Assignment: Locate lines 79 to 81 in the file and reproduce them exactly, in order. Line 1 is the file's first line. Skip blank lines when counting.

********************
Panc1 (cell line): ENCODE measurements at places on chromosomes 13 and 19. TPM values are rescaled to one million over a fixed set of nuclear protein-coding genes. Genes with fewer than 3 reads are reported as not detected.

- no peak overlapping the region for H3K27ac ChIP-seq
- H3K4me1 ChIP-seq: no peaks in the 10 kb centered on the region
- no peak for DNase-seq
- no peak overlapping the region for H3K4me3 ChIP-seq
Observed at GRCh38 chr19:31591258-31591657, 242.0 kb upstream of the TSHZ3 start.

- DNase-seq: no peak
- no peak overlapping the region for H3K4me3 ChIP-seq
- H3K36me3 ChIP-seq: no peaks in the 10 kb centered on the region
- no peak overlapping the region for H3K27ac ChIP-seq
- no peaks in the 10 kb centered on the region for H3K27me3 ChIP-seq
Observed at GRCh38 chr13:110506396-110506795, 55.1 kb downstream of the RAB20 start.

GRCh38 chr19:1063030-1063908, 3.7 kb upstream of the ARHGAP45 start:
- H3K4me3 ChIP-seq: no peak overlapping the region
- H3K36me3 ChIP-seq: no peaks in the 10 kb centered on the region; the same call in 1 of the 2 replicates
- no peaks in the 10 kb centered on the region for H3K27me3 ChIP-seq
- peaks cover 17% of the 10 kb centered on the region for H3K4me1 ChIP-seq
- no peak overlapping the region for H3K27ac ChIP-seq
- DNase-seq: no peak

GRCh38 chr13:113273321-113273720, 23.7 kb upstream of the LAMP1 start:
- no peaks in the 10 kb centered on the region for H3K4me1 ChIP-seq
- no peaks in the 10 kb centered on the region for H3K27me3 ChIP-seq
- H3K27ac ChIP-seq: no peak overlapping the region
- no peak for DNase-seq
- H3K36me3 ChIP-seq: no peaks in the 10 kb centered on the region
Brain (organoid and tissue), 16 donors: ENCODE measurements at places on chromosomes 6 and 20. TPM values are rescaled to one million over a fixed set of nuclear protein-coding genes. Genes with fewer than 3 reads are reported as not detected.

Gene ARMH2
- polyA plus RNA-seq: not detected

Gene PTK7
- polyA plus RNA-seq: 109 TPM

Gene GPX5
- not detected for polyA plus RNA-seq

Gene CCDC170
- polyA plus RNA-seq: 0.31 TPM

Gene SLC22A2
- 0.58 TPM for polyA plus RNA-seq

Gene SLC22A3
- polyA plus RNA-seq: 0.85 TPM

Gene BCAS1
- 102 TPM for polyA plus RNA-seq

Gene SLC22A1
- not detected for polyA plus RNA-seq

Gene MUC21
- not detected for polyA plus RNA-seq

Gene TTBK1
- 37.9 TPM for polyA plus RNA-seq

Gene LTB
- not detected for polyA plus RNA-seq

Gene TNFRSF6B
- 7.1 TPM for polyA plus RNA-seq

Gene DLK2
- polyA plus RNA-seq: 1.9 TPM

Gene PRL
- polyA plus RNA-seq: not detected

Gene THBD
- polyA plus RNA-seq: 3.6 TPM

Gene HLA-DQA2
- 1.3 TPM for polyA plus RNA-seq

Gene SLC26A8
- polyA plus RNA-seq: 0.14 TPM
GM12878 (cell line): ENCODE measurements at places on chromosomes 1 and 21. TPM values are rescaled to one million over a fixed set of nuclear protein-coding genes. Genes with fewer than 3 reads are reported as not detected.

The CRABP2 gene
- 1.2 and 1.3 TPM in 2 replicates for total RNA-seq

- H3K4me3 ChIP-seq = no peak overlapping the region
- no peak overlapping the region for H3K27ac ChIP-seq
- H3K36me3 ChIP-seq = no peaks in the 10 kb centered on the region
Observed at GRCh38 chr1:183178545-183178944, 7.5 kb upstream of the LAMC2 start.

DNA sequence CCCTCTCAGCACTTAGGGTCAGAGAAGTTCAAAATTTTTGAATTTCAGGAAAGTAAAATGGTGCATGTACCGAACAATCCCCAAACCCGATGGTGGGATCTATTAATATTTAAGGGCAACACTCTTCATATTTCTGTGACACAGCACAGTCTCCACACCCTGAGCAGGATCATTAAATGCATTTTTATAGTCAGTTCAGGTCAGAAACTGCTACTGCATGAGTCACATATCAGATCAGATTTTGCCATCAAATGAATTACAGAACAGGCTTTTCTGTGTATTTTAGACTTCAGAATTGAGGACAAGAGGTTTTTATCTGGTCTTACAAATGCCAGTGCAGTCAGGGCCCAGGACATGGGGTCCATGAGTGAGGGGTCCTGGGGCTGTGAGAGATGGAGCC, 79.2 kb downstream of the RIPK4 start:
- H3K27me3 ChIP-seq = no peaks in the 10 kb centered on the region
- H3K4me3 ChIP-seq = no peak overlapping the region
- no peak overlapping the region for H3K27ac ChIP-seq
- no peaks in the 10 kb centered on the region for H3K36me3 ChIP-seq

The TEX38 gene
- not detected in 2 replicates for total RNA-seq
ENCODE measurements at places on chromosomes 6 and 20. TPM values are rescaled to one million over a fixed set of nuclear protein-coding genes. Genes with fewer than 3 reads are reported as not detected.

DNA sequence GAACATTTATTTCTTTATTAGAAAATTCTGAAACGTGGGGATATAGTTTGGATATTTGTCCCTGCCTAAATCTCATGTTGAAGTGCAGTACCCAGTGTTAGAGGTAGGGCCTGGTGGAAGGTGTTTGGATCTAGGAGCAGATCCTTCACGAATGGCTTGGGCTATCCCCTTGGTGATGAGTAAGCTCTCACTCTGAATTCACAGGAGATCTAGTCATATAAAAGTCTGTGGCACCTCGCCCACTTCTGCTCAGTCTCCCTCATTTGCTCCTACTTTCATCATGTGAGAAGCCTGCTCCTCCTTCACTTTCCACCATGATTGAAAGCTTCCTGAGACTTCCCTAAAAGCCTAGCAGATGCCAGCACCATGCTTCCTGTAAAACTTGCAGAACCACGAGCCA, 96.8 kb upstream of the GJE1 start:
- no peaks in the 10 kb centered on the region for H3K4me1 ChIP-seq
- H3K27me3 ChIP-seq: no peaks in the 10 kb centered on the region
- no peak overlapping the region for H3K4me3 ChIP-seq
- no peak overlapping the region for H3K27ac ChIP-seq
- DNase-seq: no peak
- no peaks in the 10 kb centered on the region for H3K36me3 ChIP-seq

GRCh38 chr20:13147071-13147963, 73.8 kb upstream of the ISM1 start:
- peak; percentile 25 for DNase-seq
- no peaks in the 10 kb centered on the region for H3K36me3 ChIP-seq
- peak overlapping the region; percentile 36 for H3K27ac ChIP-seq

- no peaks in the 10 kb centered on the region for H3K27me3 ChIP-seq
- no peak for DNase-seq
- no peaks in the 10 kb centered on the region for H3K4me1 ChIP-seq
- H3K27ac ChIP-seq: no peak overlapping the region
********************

- no peak overlapping the region for H3K4me3 ChIP-seq
- no peak overlapping the region for H3K27ac ChIP-seq
- DNase-seq: no peak